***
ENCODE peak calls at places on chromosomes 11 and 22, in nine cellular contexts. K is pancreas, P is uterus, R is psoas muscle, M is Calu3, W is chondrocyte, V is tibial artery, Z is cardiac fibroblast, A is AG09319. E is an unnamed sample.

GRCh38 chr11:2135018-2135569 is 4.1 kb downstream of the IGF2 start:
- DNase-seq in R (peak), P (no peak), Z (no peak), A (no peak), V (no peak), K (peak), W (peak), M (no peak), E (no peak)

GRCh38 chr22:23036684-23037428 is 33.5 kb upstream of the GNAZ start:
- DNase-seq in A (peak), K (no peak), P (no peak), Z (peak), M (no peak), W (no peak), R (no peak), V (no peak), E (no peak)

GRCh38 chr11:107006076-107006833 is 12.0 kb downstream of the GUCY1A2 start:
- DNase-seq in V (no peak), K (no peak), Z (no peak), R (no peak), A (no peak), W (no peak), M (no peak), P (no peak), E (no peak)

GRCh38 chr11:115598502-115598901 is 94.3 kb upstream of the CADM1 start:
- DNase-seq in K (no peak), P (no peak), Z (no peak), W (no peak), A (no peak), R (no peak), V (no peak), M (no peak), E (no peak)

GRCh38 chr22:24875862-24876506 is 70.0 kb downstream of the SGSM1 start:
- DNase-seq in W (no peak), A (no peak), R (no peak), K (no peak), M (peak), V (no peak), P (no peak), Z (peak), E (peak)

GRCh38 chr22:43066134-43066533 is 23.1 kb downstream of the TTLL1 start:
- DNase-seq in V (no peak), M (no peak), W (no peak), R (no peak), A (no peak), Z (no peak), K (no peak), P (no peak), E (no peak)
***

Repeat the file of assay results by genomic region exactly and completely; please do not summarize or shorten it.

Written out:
ENCODE peak calls at places on chromosomes 11 and 22, in nine cellular contexts. K is pancreas, P is uterus, R is psoas muscle, M is Calu3, W is chondrocyte, V is tibial artery, Z is cardiac fibroblast, A is AG09319. E is an unnamed sample.

GRCh38 chr11:2135018-2135569 is 4.1 kb downstream of the IGF2 start:
- DNase-seq in R (peak), P (no peak), Z (no peak), A (no peak), V (no peak), K (peak), W (peak), M (no peak), E (no peak)

GRCh38 chr22:23036684-23037428 is 33.5 kb upstream of the GNAZ start:
- DNase-seq in A (peak), K (no peak), P (no peak), Z (peak), M (no peak), W (no peak), R (no peak), V (no peak), E (no peak)

GRCh38 chr11:107006076-107006833 is 12.0 kb downstream of the GUCY1A2 start:
- DNase-seq in V (no peak), K (no peak), Z (no peak), R (no peak), A (no peak), W (no peak), M (no peak), P (no peak), E (no peak)

GRCh38 chr11:115598502-115598901 is 94.3 kb upstream of the CADM1 start:
- DNase-seq in K (no peak), P (no peak), Z (no peak), W (no peak), A (no peak), R (no peak), V (no peak), M (no peak), E (no peak)

GRCh38 chr22:24875862-24876506 is 70.0 kb downstream of the SGSM1 start:
- DNase-seq in W (no peak), A (no peak), R (no peak), K (no peak), M (peak), V (no peak), P (no peak), Z (peak), E (peak)

GRCh38 chr22:43066134-43066533 is 23.1 kb downstream of the TTLL1 start:
- DNase-seq in V (no peak), M (no peak), W (no peak), R (no peak), A (no peak), Z (no peak), K (no peak), P (no peak), E (no peak)